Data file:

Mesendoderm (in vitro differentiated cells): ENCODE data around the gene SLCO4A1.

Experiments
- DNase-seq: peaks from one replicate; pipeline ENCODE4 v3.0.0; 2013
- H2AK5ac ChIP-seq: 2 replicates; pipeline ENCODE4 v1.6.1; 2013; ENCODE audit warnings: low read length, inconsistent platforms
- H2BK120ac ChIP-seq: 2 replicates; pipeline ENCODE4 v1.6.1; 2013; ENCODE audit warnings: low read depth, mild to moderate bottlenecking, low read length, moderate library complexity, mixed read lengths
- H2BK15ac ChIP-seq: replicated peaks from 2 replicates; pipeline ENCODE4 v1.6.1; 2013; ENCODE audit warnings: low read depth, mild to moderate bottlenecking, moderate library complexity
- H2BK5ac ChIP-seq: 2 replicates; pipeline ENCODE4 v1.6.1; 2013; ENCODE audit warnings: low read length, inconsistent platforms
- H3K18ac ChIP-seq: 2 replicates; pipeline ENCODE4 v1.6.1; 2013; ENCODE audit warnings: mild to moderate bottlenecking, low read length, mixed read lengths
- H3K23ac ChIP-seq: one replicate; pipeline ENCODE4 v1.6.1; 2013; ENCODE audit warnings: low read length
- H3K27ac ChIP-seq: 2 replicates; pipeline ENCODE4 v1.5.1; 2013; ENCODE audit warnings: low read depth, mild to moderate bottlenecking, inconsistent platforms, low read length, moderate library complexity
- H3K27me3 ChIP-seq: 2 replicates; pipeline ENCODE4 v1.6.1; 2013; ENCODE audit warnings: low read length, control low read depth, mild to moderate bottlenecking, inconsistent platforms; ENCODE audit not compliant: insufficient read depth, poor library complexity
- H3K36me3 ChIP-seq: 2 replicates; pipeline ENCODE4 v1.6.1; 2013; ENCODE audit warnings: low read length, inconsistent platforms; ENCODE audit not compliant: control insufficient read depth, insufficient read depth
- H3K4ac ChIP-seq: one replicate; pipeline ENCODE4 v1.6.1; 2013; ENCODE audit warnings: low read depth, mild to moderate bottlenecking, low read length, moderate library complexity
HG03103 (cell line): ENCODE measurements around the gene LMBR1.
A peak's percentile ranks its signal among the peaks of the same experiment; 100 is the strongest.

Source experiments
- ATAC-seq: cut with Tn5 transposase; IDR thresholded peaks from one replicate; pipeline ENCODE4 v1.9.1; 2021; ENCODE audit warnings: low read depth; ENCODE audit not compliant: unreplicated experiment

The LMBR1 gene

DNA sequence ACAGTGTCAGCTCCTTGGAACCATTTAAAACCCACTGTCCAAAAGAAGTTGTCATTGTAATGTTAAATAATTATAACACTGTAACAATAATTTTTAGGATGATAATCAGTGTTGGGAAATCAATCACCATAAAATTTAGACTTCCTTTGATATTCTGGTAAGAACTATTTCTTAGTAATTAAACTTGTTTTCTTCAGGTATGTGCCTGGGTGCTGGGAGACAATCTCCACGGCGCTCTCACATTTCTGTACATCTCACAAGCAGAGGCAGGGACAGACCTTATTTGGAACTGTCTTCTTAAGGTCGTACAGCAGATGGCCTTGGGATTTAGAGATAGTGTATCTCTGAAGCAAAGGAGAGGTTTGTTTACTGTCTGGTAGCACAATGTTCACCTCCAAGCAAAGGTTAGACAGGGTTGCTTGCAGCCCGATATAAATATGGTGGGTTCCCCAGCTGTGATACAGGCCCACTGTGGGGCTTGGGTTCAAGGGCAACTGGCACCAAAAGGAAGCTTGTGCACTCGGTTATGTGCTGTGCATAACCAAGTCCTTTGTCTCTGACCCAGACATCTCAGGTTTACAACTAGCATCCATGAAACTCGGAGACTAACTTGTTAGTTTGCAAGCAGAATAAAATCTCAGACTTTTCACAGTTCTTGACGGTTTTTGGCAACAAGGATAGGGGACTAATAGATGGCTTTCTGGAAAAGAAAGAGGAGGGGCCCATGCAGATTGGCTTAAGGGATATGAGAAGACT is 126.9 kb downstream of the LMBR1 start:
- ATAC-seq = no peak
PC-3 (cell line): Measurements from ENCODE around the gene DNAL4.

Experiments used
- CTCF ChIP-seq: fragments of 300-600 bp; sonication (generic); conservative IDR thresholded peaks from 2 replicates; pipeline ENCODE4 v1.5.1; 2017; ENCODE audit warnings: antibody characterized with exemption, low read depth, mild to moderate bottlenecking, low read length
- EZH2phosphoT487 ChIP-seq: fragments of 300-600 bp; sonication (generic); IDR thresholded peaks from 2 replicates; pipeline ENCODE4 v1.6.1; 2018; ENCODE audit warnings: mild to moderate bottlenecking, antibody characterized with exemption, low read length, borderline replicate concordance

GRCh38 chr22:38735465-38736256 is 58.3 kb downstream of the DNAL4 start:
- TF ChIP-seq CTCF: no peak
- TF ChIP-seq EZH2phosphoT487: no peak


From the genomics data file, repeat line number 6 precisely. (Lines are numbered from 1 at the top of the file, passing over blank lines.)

- H2BK15ac ChIP-seq: replicated peaks from 2 replicates; pipeline ENCODE4 v1.6.1; 2013; ENCODE audit warnings: low read depth, mild to moderate bottlenecking, moderate library complexity